Even then the basic articles and structure tend to remain unchanged and modifications are made through a ‘Memorandum’ or an ‘Exchange of Notes’. These are the fifth freedom rights. If a state wishes to terminate an agreement it must give 12 months’ notice. The final part of the bilateral may consist of one or more ‘Memoranda of Understanding’ or ‘Exchange of Notes’. The routes or points granted to the designated airline of one state are not necessarily the reverse image of those granted to the airline of the other state signing the bilateral. a general right might be granted such as from ‘points in the United Kingdom’ without specifying the points. that amplify or subsequently modify particular aspects of the basic air services agreement. Thus the current USA–Singapore bilateral grants the Singapore designated airline fifth freedom rights between London and New York as an extension of its services between Singapore and London. The schedule will also indicate whether the designated airlines have been granted rights to pick up traffic in other countries or from airports lying between or beyond the two signatory states. less usually. This is sometimes done when the other state is unwilling to open negotiations or refuses to accept any of the modifications being discussed. Once negotiated and signed their validity is indefinite until they are renegotiated. . often confidential. If a town or country is not specifically listed in the route schedule a designated airline cannot operate services to it unless the bilateral is amended. Bilaterals are government to government trade agreements. The points (towns) to be served by each designated airline are listed or.94/735 mentioned by name. It is up to each state to designate its airline or airlines subsequently. These are agreements. The London–New York rights cannot be exercised until the UK Government agrees to this in its own air services agreement with Singapore. But they cannot be used unless the third countries involved also agree. which hitherto it has been loath to do.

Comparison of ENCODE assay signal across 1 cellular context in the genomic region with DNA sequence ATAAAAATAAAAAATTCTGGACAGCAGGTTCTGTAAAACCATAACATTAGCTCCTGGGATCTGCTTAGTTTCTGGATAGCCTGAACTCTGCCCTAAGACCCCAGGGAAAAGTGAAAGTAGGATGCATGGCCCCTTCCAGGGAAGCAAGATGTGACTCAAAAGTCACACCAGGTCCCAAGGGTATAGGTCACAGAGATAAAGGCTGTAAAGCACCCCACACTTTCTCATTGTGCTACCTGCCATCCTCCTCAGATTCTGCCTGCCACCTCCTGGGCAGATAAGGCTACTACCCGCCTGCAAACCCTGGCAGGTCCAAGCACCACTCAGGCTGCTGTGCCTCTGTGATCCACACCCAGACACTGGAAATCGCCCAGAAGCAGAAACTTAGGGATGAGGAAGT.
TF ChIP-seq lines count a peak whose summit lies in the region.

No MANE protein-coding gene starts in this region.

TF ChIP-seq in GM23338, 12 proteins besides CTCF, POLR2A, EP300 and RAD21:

95/735 Underlying all bilateral agreements from the early days has been the concept of reciprocity.’ Many of the traditional type of bilateral agreements reflect protectionist attitudes. It agreed to approve tariffs fixed by an association of producers. Second. the international airlines. First. They differ from the protectionist or ‘predetermination’ type of agreements described above in two respects. The other significant clause of the Bermuda Agreement was that on tariffs. of an equal and fair exchange of rights between countries very different in size and with airlines of varied strengths. there is no control of frequency or capacity on the routes between the two countries concerned. At the same time few if any fifth freedom rights are granted. They insist on prior agreement on the capacity to be provided on the route and also specify that the agreed capacity should be shared equally by the designated carriers of the two states. Slightly more liberal but still traditional bilaterals are frequently referred to as being Bermuda-type agreements. they agreed that where possible such tariffs should be arrived at using the procedures of the International Air Transport Association. normally only one from each state. after the air services agreement signed in 1946 between the United Kingdom and the United States in Bermuda. fifth freedom rights are more widely available. This has traditionally been enshrined in an article containing the words ‘There shall be fair and equal opportunity for the airlines of both Contracting Parties to operate the agreed service on the specified routes between their respective territories. While both governments maintained their ultimate right to approve or disapprove the tariffs proposed by the airlines. even though . In the past some went even further and specified that services must be operated in ‘pool’ by the airline concerned. For the United States this was a major compromise.